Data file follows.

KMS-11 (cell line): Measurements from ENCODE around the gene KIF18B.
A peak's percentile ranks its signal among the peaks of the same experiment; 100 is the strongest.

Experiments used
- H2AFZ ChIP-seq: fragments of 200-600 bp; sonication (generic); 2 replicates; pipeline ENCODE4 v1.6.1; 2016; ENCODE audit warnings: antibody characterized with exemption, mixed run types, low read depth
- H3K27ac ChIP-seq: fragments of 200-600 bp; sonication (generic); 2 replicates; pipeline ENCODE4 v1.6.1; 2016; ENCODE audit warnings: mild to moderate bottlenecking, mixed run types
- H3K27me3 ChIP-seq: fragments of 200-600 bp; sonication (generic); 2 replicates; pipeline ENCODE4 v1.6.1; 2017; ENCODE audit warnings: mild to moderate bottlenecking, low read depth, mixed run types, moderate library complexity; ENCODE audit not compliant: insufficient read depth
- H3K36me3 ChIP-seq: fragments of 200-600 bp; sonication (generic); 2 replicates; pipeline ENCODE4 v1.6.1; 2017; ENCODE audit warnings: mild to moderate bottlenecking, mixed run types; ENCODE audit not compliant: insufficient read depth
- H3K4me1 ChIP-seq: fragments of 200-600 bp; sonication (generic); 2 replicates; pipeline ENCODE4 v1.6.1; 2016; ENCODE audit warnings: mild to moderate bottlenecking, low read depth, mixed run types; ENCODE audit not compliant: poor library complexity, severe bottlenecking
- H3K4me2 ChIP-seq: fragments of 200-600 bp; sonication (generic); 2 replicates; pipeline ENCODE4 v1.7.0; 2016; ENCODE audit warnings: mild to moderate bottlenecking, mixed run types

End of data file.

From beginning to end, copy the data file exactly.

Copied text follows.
KMS-11 (cell line): Measurements from ENCODE around the gene KIF18B.
A peak's percentile ranks its signal among the peaks of the same experiment; 100 is the strongest.

Experiments used
- H2AFZ ChIP-seq: fragments of 200-600 bp; sonication (generic); 2 replicates; pipeline ENCODE4 v1.6.1; 2016; ENCODE audit warnings: antibody characterized with exemption, mixed run types, low read depth
- H3K27ac ChIP-seq: fragments of 200-600 bp; sonication (generic); 2 replicates; pipeline ENCODE4 v1.6.1; 2016; ENCODE audit warnings: mild to moderate bottlenecking, mixed run types
- H3K27me3 ChIP-seq: fragments of 200-600 bp; sonication (generic); 2 replicates; pipeline ENCODE4 v1.6.1; 2017; ENCODE audit warnings: mild to moderate bottlenecking, low read depth, mixed run types, moderate library complexity; ENCODE audit not compliant: insufficient read depth
- H3K36me3 ChIP-seq: fragments of 200-600 bp; sonication (generic); 2 replicates; pipeline ENCODE4 v1.6.1; 2017; ENCODE audit warnings: mild to moderate bottlenecking, mixed run types; ENCODE audit not compliant: insufficient read depth
- H3K4me1 ChIP-seq: fragments of 200-600 bp; sonication (generic); 2 replicates; pipeline ENCODE4 v1.6.1; 2016; ENCODE audit warnings: mild to moderate bottlenecking, low read depth, mixed run types; ENCODE audit not compliant: poor library complexity, severe bottlenecking
- H3K4me2 ChIP-seq: fragments of 200-600 bp; sonication (generic); 2 replicates; pipeline ENCODE4 v1.7.0; 2016; ENCODE audit warnings: mild to moderate bottlenecking, mixed run types